Not having a website Privacy Policy in place if it’s required can lead to some heavy penalties. These range from $2,500 per violation up to $20 million or more. “Per violation” means per website visitor whose privacy rights you infringed upon. 

These fines can add up fast! For example, if you have 100 website visitors from California per month, the fine would be calculated as $2,500 x 100. Ouch, right?

More and more states are proposing their own privacy laws that require websites that collect PII to have a Privacy Policy. Currently, there are a dozen or more privacy bills that would apply to businesses outside of those states. These bills would require businesses to have an up to date Privacy Policy.

Some of these bills, if passed, may even allow consumers to sue businesses directly for violations. So that means you must protect yourself by having a Privacy Policy in place, complying with the privacy laws. It’s also a wise idea to have a strategy in place to act quickly to changes as they are made, to keep up in real-time with the privacy laws of tomorrow.

Now for the benefits of having a Privacy Policy.

We promised you, there were some benefits, and here they are.

As we’ve mentioned above, having a Privacy Policy in place can help you avoid hefty fines and lawsuits for violations. In addition, as consumers become more concerned about sharing their personal data with businesses, having a clear policy outlining what is done with the information can help build trust with customers and prospects. 

Privacy Policy FAQs

How to write a website privacy policy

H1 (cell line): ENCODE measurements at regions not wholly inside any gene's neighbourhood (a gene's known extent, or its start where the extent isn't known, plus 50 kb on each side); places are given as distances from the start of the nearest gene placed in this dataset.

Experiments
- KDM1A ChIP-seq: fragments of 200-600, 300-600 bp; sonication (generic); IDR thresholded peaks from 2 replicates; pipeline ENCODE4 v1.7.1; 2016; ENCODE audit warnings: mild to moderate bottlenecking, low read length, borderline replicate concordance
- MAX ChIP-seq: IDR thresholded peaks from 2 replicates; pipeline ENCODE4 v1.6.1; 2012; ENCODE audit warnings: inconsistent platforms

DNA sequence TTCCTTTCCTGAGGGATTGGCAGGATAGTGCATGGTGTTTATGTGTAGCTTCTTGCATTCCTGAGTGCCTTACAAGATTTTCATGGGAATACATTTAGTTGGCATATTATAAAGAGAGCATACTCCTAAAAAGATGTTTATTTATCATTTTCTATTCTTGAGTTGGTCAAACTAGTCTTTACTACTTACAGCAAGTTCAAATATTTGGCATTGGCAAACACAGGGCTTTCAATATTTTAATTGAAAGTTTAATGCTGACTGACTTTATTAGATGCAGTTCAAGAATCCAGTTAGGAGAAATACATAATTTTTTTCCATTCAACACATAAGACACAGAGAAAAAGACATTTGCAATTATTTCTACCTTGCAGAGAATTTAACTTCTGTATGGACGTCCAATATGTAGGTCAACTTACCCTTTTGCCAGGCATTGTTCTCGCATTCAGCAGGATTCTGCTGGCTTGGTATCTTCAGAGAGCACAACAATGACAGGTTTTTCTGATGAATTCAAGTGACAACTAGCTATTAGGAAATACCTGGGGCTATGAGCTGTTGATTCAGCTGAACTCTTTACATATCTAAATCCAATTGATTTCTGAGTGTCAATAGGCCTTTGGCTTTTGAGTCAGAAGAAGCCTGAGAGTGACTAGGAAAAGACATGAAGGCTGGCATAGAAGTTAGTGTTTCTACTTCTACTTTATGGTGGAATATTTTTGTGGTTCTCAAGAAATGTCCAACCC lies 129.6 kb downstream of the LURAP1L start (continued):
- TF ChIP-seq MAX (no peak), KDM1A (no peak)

Write a strong website privacy policy in a plain, easy-to-understand language and update it regularly to reflect changes in the law in your business. Notify users about the changes.

Is a website privacy policy required by law?

Currently, software developers and everyone gathering Personally Identifying Information (PII) is legally required to have a website privacy policy by regulations like GDPR, PIPEDA and CaIOPPA.

What should a website privacy policy include?

For a sophisticated website, with a collection of series that track and store website visitors’ sessions, your website privacy policy should disclose how the cookies function.

Can you copy another website’s privacy policy?

No, you can’t. A website privacy policy is copyright-protected and can’t be copied without permission. Copying another website’s privacy policy could get you in trouble with regulators.

What should you do now?

Of course, you can do it yourself. Here are some resources you can use to craft a Privacy Policy for your website:‌

  • You can ask your lawyer to craft something. It will be expensive, and we have no opinion as to their skill in doing this. It’s a bit specialized. Plus, the laws are changing, so the policy will need to be updated frequently, which generates even more expense.
  • You can access legal template resources like LegalZoom or Rocket Lawyer or WebsitePolicies or Cooley Go. These will be less expensive than having your lawyer develop the privacy policy. You may want to have your lawyer review the final template, and these resources have the same update challenge as the lawyer-generated policy.

Or you can subscribe to the Inn8ly Dynamic Privacy Policy product (services provided by Termageddon.) and get a policy statement that’s prepared by experts and updates automatically when the laws change for a fraction of the cost. And we’ll install and set up a Cookie Policy solution.

So, add a Privacy Policy to your website today. Isn’t it better to be safe, than sorry?